Since the passage of the infamous Prop 47 five years ago, then marketed by California Democrats as the “Safe Neighborhoods and Schools Act,” theft has increased across the state, as organized crime rings have transformed ordinary shoplifting into a lucrative and sophisticated operation. It’s likely no coincidence that San Francisco now has the highest rate of property crime of America’s twenty largest cities.
Passed in 2014, Prop 47 was allegedly designed to emphasize rehabilitation and keep non-violent offenders out of the state’s already packed prisons by reducing certain non-violent felonies to mere misdemeanors. For instance, a thief can now steal twice as much as he or she formerly could before facing a felony charge. But thieves and organized crime gangs capitalized on this loophole. In other words, Prop 47 is now a mechanism for gangs to immunize themselves from felony charges. In cities like Vacaville, CA, just outside of the state’s capital, theft has more than doubled, and police believe Prop 47 is to blame.
According to the National Retail Federation’s 2018 survey on Organized Retail Crime (ORC), this jump is in petty theft as a result of relaxed laws is common (and given its ubiquity, should now be expected).
In states where the felony threshold has increased, over half report an increase in ORC case value. None reported a decrease. It appears that ORC criminals understand the new threshold and have increased their thefts to meet it.
Rachel Michelin, who currently serves as President of the California Retailers Association, explained to Fox News the crude savviness of the latest generation of shoplifters. “[Shoplifters] know what they’re doing. They will bring in calculators and get all the way up to the $950 limit.” She continued. “One person will go into a store, fill up their backpack, come out, dump it out and go right back in and do it all over again.”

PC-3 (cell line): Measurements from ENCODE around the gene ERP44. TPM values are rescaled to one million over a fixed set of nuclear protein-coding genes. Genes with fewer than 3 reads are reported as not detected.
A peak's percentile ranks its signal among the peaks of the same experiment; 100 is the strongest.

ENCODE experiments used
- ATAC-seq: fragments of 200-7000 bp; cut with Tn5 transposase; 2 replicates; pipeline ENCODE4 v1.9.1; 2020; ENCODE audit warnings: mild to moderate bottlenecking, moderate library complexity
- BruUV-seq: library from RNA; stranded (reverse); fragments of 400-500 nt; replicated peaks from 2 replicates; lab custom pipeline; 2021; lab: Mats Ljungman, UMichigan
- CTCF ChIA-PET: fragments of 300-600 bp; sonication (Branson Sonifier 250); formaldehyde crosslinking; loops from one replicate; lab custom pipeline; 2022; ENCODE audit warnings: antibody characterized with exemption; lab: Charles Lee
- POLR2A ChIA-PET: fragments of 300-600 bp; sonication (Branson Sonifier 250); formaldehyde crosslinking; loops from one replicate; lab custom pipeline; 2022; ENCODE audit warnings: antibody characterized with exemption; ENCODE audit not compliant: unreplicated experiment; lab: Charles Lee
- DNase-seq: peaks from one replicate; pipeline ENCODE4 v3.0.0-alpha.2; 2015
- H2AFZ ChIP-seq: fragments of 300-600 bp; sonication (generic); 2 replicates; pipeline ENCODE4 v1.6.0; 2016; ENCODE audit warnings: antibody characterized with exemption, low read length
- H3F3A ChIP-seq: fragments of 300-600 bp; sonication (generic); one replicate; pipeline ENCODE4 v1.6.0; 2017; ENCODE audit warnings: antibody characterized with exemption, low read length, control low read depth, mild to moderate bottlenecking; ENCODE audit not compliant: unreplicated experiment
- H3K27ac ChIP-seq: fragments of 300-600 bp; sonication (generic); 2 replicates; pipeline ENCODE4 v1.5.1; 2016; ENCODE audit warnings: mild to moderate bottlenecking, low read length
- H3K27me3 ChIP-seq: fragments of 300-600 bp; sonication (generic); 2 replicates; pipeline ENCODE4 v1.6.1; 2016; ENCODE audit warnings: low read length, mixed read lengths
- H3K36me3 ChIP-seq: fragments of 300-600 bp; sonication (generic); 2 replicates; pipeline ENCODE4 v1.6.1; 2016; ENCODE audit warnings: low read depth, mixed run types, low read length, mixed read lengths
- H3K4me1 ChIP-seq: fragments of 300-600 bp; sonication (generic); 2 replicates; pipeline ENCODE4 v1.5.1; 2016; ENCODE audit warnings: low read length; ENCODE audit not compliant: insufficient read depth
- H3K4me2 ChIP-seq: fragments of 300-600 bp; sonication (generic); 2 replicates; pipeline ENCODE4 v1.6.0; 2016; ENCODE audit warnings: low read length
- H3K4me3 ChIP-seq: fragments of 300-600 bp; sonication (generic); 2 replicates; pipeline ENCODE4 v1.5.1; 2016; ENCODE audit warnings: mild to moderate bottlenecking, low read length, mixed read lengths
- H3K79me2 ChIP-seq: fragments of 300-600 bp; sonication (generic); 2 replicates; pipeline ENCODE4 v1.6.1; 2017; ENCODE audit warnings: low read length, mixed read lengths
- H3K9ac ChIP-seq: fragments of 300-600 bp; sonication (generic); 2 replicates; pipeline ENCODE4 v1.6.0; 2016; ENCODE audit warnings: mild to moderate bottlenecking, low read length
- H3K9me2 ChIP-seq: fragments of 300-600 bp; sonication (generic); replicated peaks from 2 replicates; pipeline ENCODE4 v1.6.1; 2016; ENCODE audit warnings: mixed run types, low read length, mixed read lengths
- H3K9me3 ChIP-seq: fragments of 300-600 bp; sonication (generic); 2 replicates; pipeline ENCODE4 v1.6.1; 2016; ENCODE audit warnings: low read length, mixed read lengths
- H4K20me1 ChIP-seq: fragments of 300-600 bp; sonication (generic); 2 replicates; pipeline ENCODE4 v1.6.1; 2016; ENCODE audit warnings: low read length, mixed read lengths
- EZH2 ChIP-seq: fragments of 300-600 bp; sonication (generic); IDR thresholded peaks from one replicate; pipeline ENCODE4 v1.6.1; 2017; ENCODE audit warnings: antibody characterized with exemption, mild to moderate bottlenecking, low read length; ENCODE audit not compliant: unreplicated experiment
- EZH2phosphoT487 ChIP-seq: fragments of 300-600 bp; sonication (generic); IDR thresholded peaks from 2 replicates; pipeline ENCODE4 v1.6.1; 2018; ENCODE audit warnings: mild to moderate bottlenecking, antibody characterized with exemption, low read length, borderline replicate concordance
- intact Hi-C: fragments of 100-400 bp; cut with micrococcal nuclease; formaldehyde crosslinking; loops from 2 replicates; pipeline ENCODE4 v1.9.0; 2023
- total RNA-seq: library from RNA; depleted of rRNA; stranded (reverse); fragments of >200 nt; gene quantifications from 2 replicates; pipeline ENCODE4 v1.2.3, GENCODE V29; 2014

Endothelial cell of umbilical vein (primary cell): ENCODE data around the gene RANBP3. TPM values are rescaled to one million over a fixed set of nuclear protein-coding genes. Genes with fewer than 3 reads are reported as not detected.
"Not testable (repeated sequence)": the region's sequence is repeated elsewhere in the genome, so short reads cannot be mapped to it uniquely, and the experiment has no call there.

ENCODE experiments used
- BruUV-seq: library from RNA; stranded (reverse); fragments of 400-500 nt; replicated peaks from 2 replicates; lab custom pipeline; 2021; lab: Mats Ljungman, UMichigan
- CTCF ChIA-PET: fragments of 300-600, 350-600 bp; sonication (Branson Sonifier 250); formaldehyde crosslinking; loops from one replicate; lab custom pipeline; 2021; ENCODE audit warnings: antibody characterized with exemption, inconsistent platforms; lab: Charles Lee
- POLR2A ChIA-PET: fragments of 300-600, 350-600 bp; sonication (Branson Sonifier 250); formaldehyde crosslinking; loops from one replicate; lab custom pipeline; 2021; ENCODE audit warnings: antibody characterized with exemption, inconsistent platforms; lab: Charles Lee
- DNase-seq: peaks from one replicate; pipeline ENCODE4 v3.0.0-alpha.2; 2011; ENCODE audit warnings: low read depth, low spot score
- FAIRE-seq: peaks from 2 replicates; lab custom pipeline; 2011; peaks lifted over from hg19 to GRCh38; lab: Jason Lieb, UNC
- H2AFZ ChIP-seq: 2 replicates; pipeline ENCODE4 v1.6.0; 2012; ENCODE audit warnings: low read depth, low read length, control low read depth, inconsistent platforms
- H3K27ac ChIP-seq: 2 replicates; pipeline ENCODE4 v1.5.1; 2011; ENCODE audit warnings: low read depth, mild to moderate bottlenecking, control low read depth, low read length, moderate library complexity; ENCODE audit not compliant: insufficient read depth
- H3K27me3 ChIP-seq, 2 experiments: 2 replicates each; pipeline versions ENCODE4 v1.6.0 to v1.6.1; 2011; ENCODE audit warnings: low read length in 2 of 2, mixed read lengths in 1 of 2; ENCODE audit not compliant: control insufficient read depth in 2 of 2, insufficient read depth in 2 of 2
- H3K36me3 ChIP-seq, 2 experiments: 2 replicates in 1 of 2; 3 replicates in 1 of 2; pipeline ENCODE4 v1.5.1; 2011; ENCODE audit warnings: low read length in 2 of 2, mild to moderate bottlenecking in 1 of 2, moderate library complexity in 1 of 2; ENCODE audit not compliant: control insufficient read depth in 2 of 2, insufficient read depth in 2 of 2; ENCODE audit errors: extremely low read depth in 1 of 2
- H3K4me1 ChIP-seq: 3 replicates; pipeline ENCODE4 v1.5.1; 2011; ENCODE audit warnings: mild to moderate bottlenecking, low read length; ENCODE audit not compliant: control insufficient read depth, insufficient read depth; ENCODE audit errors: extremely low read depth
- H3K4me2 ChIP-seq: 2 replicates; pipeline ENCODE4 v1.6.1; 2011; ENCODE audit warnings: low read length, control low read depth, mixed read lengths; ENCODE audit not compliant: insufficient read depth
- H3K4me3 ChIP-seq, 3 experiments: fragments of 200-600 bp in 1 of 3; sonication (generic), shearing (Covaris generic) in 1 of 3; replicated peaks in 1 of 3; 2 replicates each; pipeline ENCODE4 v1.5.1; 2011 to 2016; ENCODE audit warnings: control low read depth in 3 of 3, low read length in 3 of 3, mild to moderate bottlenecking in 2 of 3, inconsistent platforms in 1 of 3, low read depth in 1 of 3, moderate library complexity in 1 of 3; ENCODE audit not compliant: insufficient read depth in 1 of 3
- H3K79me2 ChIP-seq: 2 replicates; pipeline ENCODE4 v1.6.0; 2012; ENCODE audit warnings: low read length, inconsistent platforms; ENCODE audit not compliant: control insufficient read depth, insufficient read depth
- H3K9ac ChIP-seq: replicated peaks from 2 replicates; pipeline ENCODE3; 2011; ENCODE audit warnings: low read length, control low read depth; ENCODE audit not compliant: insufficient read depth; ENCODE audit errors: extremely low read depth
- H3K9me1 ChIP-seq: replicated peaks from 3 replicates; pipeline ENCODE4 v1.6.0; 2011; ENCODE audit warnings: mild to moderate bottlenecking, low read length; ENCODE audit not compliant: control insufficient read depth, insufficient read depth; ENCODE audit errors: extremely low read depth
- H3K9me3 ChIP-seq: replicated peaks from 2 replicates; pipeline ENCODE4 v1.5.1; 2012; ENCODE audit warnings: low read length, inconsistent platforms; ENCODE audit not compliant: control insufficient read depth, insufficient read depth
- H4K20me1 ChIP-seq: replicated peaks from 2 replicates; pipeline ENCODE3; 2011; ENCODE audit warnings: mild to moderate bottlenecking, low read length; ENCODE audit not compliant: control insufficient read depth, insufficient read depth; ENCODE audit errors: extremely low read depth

The relaxation of penalties, combined with selective enforcement to focus on more “serious” crime, has seemingly been disastrous for the state’s larger cities. Although Prop 47 was championed by the state’s Democratic overlords, as well as by the American Civil Liberties Union (ACLU), many attribute California’s growing property crime problem to lax initiatives like this one.
As Del Seymour of the non-profit Code Tenderloin emphasized to Fox News, the theft patterns in the city are a mix of international gangs, usually from Mexico or Guatemala, as well as homeless addicts looking to secure enough money to finance their next fix. The stealing and handoffs often take place in broad daylight and ironically, right in front of San Francisco City Hall. When I lived in San Francisco, City Hall was infamous for being a beehive of illicit activities and an area best avoided at all times of day.
Oddly enough, unrelated measures, like the additional charge for plastic bags, have made it more difficult for store owners to spot theft, given the frequency with which shoppers now simply throw items into their purses or backpacks after purchase. As Michelin noted, this type of behavior now allows shoplifters to “fit in” with the paying customers. Michelin predicts that stores will increasingly turn to locking up their products for fear of theft.
The jump in retail theft is just one part of the picture when it comes to property theft in the state. According to the San Francisco Police Department, there is a car break-in every 22 minutes in the city, resulting in the formation of neighborhood “vigilantes” devoted to stopping break-ins. A 2018 study from the Public Policy Institute found evidence that Prop 47 was a contributing factor in the almost 20 percent-increase in car break-ins from 2014 to 2016. It seems the rampant property crime in the city is creating a dystopian hellscape that the cops haven’t been awarded the authority to address.
California voters may have had enough. In 2020, California residents will vote on whether to rollback the reforms implemented under Prop 47 in the hopes of reinstating the deterrents that fell by the wayside under the auspices of the state’s Democratic leadership.
When I lived in San Francisco’s fabled Bernal Heights, I was instructed to empty my car each night to discourage thieves from smashing my windows. There were some evenings I would forget after a long commute home, and I would hold my breath walking to my vehicle in the morning, always relieved to see that the windows were still intact (I detail my San Francisco trials here). If California voters are smart, perhaps San Francisco’s next generation of residents won’t have to feel terrorized by the constant barrage of petty crime.